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1. International Philosophical Quarterly: Volume > 58 > Issue: 1
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2. International Philosophical Quarterly: Volume > 58 > Issue: 1
Yinghua Lu Shame and the Confucian Idea of Yi (Righteousness)
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This paper analyzes the relation between shame and a Confucian notion of yi (righteousness, rightness), especially through discussions from Confucius and Mencius. Section one clarifies Mencius’s position that righteousness is both external and internal. Although this idea includes rules, it is primarily something intended by our innate moral feelings. Section two illustrates the point that if one’s action is not right (yi), the feeling of shame spontaneously arises and motivates a self-correction. This section also clarifies the difference between the idea of shame in Max Scheler and in Confucian thought. Section three compares absolute yi with general li (ritual propriety) as well as the roles that shame and duty play in relation to ren (primarily humane love).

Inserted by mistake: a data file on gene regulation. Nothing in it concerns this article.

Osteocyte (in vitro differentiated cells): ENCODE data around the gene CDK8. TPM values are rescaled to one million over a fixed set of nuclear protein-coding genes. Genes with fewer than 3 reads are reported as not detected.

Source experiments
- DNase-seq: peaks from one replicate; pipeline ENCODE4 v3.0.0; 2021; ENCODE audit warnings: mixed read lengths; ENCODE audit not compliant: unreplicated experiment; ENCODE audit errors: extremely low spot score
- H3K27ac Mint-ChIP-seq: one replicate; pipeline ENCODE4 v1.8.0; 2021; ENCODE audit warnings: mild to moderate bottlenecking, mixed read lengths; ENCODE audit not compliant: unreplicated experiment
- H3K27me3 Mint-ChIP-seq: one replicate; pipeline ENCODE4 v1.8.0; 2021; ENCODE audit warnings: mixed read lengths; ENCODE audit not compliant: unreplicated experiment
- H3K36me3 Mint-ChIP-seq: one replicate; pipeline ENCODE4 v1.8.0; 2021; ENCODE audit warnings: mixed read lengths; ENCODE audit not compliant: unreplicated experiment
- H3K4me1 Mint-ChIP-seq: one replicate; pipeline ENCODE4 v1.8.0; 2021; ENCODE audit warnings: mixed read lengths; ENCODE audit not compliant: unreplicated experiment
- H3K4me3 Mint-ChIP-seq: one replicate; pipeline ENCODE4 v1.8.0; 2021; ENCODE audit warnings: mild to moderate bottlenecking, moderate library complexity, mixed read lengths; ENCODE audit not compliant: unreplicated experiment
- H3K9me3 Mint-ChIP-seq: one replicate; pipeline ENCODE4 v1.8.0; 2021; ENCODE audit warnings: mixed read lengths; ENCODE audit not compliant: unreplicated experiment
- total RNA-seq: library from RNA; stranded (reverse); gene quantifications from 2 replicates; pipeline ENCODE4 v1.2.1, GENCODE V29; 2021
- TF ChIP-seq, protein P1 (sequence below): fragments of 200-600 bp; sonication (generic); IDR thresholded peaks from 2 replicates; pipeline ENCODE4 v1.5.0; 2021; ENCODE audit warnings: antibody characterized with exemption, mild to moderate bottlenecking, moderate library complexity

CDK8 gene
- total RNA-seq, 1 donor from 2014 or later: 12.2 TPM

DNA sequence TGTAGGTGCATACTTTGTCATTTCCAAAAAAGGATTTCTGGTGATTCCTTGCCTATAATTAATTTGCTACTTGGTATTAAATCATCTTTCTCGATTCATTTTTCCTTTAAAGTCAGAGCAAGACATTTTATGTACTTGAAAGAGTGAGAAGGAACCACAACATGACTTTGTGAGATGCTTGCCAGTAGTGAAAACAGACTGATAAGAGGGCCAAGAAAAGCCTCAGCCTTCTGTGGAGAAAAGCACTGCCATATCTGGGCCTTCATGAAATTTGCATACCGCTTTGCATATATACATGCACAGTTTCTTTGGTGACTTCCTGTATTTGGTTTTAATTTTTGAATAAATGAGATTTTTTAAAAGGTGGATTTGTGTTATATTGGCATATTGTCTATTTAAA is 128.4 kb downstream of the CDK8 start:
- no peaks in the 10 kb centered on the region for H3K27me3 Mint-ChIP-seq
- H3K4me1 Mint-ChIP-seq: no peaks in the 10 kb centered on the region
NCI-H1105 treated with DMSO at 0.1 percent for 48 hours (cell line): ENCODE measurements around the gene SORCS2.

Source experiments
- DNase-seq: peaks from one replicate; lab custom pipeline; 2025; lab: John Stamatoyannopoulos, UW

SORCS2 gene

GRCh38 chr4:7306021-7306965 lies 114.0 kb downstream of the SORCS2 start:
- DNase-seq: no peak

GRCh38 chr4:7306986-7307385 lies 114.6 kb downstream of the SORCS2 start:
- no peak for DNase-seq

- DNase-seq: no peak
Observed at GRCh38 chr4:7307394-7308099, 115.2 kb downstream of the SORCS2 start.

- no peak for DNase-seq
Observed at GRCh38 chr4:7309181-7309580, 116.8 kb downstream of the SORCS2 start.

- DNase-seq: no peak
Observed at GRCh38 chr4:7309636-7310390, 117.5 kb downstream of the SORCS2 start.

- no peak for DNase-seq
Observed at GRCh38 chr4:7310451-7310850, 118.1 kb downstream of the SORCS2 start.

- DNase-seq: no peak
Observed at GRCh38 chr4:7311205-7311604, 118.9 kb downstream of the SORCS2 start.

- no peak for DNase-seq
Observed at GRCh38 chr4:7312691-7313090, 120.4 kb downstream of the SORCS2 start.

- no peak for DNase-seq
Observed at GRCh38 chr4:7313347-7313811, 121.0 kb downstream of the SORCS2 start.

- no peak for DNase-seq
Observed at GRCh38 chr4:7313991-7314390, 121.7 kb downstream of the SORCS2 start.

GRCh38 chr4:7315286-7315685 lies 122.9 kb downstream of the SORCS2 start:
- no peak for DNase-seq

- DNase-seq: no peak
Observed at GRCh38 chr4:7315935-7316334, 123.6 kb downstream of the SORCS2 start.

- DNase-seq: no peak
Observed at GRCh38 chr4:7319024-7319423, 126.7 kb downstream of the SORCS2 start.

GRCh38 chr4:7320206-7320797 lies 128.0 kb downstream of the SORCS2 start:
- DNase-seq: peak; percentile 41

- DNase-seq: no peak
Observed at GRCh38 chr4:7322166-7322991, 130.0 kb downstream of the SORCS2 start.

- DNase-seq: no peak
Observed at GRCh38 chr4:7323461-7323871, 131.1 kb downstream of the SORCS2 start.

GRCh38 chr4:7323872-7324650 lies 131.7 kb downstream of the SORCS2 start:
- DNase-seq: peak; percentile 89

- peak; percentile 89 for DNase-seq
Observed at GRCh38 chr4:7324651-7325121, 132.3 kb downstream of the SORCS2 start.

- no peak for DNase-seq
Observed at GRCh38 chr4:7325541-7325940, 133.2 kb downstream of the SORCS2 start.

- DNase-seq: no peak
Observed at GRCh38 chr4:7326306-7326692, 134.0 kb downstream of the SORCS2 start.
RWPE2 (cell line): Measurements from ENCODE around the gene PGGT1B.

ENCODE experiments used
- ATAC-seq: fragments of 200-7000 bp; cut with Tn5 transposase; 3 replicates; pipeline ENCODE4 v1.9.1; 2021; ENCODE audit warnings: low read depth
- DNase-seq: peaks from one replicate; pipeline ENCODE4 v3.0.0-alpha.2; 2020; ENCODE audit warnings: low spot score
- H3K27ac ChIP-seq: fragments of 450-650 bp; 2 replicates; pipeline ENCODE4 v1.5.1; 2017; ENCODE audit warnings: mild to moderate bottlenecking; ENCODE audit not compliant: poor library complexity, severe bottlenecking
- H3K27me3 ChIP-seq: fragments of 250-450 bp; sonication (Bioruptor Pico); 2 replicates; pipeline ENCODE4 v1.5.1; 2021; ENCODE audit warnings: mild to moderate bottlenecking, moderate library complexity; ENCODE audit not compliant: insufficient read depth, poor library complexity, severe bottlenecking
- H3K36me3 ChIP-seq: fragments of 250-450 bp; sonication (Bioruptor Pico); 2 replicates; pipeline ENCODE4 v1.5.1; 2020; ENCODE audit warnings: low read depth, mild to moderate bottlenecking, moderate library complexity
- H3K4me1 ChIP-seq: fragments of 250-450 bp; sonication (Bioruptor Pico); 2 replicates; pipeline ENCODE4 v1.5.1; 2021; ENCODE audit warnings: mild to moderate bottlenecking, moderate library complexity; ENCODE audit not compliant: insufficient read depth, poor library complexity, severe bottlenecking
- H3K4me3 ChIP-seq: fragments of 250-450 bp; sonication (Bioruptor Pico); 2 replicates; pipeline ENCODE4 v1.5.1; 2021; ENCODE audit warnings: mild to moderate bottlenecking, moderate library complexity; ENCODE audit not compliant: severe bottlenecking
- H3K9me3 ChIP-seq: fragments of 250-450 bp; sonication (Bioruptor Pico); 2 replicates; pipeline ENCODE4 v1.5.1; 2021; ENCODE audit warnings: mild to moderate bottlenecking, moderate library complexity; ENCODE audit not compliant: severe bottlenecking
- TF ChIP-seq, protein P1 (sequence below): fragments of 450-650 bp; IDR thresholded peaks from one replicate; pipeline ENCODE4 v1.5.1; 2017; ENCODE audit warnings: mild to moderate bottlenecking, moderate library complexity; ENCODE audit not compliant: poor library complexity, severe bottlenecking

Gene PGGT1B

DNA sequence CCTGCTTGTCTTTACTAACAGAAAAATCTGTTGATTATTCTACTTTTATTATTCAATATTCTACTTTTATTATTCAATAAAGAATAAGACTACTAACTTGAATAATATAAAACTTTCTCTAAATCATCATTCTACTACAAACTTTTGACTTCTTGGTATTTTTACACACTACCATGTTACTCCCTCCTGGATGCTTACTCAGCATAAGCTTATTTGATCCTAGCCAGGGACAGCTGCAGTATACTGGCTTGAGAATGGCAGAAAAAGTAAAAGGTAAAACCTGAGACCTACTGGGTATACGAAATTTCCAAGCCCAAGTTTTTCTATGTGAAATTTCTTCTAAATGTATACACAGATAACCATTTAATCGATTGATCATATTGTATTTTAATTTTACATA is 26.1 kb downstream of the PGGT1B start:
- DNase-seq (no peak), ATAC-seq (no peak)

3. International Philosophical Quarterly: Volume > 58 > Issue: 1
Joseph L. Lombardi, S.J. Possible-Worlds Metaphysics and the Logical Problem of Evil: Concerning Alvin Plantinga’s Solution
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Alvin Plantinga’s solution to J. L. Mackie’s logical problem of evil invokes possible-worlds metaphysics. There are reasons for thinking that the solution is, at least, problematic. Difficulties emerge in the attempts to answer four related questions. (1) Can God’s necessary existence, understood in terms of possible-world metaphysics, make God’s actual existence impossible to explain? (2) Can an omniscient being with knowledge of the contents of every possible world (a being endowed with “middle knowledge”) prove ignorant of the consequences of his creative acts? (3) Can an immoral action performed by an agent suffering from “transworld depravity” also be free in the libertarian sense? (4) Does the possible-worlds interpretation of libertarian freedom generate a vicious infinite regress? Special focus is on the possibility, advanced by Plantinga, that there are possible worlds that even an omnipotent being cannot create. Plantinga’s views are contrasted with those of Thomas Aquinas.
4. International Philosophical Quarterly: Volume > 58 > Issue: 1
Michael F. Wagner Time without Measure: Plotinus, Bergson, and Husserl